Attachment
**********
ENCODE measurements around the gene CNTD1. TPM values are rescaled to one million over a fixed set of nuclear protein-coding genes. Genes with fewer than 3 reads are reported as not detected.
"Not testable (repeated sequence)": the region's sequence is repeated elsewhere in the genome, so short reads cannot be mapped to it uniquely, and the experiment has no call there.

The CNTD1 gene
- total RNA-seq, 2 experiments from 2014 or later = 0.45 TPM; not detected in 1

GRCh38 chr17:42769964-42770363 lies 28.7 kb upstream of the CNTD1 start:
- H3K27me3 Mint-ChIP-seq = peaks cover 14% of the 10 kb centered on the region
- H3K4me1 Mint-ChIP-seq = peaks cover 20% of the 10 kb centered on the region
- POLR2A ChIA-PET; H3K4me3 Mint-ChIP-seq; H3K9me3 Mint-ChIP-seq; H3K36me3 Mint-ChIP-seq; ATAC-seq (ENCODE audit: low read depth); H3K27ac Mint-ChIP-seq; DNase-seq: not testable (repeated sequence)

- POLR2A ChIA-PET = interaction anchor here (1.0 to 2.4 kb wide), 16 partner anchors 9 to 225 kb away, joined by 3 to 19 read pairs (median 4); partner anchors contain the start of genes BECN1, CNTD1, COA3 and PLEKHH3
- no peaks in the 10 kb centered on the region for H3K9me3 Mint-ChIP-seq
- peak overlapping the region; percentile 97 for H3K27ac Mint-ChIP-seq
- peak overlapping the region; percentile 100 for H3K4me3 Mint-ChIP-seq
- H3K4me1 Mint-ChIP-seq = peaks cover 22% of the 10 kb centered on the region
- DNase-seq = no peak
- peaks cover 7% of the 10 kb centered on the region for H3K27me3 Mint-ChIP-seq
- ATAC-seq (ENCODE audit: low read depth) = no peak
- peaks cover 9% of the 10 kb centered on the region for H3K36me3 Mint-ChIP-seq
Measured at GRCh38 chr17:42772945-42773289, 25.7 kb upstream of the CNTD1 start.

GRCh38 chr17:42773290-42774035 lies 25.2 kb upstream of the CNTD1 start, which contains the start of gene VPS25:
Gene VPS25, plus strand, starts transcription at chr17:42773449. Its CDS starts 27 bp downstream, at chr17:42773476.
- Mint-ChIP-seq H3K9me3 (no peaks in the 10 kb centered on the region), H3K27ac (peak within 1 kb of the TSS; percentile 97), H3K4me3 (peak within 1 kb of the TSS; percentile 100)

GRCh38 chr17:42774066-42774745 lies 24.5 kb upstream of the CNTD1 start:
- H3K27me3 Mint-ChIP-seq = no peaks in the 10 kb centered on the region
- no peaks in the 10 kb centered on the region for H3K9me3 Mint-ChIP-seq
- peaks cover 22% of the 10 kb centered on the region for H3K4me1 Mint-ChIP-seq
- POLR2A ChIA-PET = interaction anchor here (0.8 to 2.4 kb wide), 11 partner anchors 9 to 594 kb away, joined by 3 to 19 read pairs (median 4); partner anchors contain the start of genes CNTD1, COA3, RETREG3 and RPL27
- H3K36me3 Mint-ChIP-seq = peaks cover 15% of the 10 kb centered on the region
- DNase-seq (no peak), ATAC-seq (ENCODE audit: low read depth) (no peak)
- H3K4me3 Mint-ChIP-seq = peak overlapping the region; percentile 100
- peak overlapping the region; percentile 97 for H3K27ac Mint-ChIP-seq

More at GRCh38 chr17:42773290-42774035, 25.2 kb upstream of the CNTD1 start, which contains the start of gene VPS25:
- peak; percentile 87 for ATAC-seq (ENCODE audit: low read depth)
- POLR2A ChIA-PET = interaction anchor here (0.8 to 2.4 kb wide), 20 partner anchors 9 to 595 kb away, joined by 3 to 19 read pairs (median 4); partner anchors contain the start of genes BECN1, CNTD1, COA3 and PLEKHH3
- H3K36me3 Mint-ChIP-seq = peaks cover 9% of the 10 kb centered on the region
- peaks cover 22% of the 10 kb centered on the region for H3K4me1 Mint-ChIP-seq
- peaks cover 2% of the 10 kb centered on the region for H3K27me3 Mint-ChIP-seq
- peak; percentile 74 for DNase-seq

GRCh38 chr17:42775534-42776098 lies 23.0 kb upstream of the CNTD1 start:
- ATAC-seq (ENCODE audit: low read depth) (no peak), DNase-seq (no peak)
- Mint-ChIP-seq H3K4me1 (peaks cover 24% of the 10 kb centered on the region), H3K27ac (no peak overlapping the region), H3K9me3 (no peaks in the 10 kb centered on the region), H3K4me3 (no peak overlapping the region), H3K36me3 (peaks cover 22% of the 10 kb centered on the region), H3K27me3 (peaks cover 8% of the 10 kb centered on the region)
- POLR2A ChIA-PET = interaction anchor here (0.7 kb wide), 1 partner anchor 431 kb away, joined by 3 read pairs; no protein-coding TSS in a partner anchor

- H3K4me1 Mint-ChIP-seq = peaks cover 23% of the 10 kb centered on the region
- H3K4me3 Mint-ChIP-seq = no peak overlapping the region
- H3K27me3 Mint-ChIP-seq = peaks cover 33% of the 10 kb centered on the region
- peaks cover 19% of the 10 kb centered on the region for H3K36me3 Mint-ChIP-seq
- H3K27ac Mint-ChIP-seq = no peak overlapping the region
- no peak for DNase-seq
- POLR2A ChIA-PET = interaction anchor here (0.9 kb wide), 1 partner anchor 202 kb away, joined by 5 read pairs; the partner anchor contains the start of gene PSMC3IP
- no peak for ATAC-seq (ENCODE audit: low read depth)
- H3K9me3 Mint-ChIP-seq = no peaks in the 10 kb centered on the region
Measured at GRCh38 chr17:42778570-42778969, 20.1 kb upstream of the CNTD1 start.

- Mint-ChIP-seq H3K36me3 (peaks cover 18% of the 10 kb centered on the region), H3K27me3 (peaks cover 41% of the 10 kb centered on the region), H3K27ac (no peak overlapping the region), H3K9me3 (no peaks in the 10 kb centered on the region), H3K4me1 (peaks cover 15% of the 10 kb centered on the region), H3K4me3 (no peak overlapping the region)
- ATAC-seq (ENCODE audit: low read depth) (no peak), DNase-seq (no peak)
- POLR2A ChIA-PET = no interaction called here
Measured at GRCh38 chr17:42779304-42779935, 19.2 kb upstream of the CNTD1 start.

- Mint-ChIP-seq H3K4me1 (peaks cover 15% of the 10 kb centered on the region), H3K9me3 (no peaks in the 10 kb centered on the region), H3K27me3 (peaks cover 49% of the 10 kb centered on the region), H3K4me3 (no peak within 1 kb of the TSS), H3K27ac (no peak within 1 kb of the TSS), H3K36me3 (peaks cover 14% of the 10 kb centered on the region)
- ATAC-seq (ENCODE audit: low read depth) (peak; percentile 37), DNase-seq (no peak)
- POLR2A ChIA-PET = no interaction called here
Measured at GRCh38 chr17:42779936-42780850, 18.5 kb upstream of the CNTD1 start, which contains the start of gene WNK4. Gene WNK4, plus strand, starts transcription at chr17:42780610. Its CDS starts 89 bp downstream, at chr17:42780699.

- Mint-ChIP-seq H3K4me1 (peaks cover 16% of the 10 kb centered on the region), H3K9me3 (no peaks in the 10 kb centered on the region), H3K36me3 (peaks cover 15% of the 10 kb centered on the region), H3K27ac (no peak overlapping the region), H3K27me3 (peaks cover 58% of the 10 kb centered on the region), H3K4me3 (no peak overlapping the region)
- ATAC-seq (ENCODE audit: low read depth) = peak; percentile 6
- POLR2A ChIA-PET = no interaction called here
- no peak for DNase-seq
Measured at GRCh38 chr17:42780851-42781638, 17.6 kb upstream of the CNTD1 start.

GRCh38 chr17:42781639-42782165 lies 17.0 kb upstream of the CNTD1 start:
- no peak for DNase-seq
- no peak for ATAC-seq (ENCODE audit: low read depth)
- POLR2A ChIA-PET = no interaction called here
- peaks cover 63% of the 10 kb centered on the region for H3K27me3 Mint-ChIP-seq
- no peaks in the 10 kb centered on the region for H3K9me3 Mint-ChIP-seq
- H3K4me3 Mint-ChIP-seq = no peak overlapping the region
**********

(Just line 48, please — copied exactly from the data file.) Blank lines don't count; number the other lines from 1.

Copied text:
- POLR2A ChIA-PET = interaction anchor here (0.9 kb wide), 1 partner anchor 202 kb away, joined by 5 read pairs; the partner anchor contains the start of gene PSMC3IP